3. Results

This study involved 32,100 pregnant women who were referred for routine antenatal scans from February 2013 to January 2016. In those, isolated defects were observed as follows: 22 cases of anterior abdominal wall defects, 18 cases of acrania/anencephaly, 24 cases of kyphoscoliotic deformity with and without myelomeningocele, and 12 cases of limb deformities and multiple defects were seen in 10 patients suspected/diagnosed as BSA/ABS. This study is based on those 10 cases and differentiating them from the other abnormalities.

In the above 10 cases, 2 cases were of ABS and 8 of them were BSA including one twin of dichorionic diamniotic pregnancy. Herniation of abdominal contents into coelomic cavity was noted in 8 cases (80%). Thoracic defect with herniation of heart was seen in 5 cases (50%). Cranial abnormalities were detected in 3 cases (40%). Limb abnormalities were present in 7 cases (70%). Spinal deformity was noted in 6 cases (60%), amniotic bands were noted in 4 cases (40%), and short umbilical cord was noted in 4 cases (40%) (Tables 1 and 2). In our cases, NT measurements were performed in 6 cases before 14 weeks of gestation and 5 (83%) fetuses presented with an increased NT (>3 mm). Van Allen in a study of a series of fetuses with BSA found that major structural defects included limb defects (95%), marked scoliosis (77%), internal organ malformation (95%), craniofacial defects (56%), and limb defects including club foot (32%). Body defects were central feature of BSA. In another large series by Van Allen et al., body defects were found in 96% of cases. The involvement of both abdomen and thorax was a more common feature as compared to involvement of either abdomen or thorax solely.

Table 1: Summary of major characteristics of the cases. +: present in the case. −: absent in the case. NI: no information.
Table 2: GAD, gestational age at diagnosis; G/P, gravidity/parity; MA, maternal age; NT, nuchal translucency; TOP, termination of pregnancy.
Figure 1: (a) Showing normal lower limbs, (b) showing amputated fore arm with single bone, (c) showing deficient skull vault, and (d) showing amniotic band.
Figure 2: Deficient skull vault with membrane covering brain parenchyma.

4. Discussion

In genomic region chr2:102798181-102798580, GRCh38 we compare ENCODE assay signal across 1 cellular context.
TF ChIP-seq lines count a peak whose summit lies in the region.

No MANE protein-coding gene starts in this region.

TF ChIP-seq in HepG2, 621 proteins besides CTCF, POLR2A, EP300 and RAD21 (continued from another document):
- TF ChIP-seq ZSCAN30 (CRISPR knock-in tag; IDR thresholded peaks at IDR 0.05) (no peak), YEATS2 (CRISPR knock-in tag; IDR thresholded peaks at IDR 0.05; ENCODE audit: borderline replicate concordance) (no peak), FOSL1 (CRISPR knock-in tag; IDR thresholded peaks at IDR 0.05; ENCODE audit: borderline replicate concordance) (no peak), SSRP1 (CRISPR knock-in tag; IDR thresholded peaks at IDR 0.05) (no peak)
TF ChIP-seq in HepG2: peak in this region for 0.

There is no clear etiology of BSA. The theories included in the literature are early amnion rupture [13, 14], vascular disruption [1, 11], and embryonic maldevelopment [1518].

The first and most accepted theory is an early rupture of the amnion before there is an obliteration of the coelomic cavity. Torpin [13] suggested that the primary rupture of the amnion induces the creation of fibrous bands from the chorionic surface, which entraps the fetal body parts. More recently, different studies have failed to demonstrate any evidence of amnion rupture and fibrotic bands in the presence of body stalk anomaly and therefore challenged the validity of this theory of early amniotic rupture [1922]. In our study, 4 cases showed amniotic bands which support the above theory.

Van Allen et al. [1, 11] suggested early generalized compromise of embryonic blood flow during the first 4–6 weeks of gestation, leading to failure of closure of the ventral body wall and persistence of the extraembryonic coelomic cavity.

Early embryonic defect as a cause of BSA was initially suggested by Streeter in 1930. Since then, other authors have supported this theory [5, 15, 16, 19, 20, 23, 24]. During the 5th week of gestation, the flat trilaminar embryo is transformed into a cylindrical fetus by a parallel set of four contiguous body folds (cephalic, caudal, and both lateral folds).

Maldevelopment of each of the four folds results in a distinct constellation of anomalies [18]. Abnormal cephalic folding may produce a form of pentalogy of Cantrell, lateral fold defects may result in omphalocele, and aberrant caudal folding may create any or all of the abnormalities of cloacal exstrophy. Body stalk anomaly is supposed to be due to faulty folding in all three axes with persistence of the extraembryonic coelomic cavity. The various malformations associated with body stalk anomaly depend on the degree of aberrant development of each of the four folds.

In our study, 6 out of 10 cases are probably explained by this theory (Figure 11).

Vasoconstrictive agents like cocaine and nicotine may also cause BSA. In our cases, no risk factors or teratogenic factors could be identified.

Few authors [19, 24] described two phenotypes of BSA/ABS according to the placental attachment to body parts:(1)Placentocranial attachment: craniofacial defects and amniotic bands or adhesions are seen which are related to early vascular disruption as elaborated by Van Allen et al. There may be upper limb defects with thoracoschisis or exencephaly/encephalocele.(2)Placentoabdominal adhesion causes lower limb defects, internal organ defects like absent diaphragm, bowel atresia, renal dysplasias, urogenital anomalies, anal atresia, short umbilical cord, and persistent extraembryonic coelomic cavity. It is related to intrinsic embryonic maldevelopment.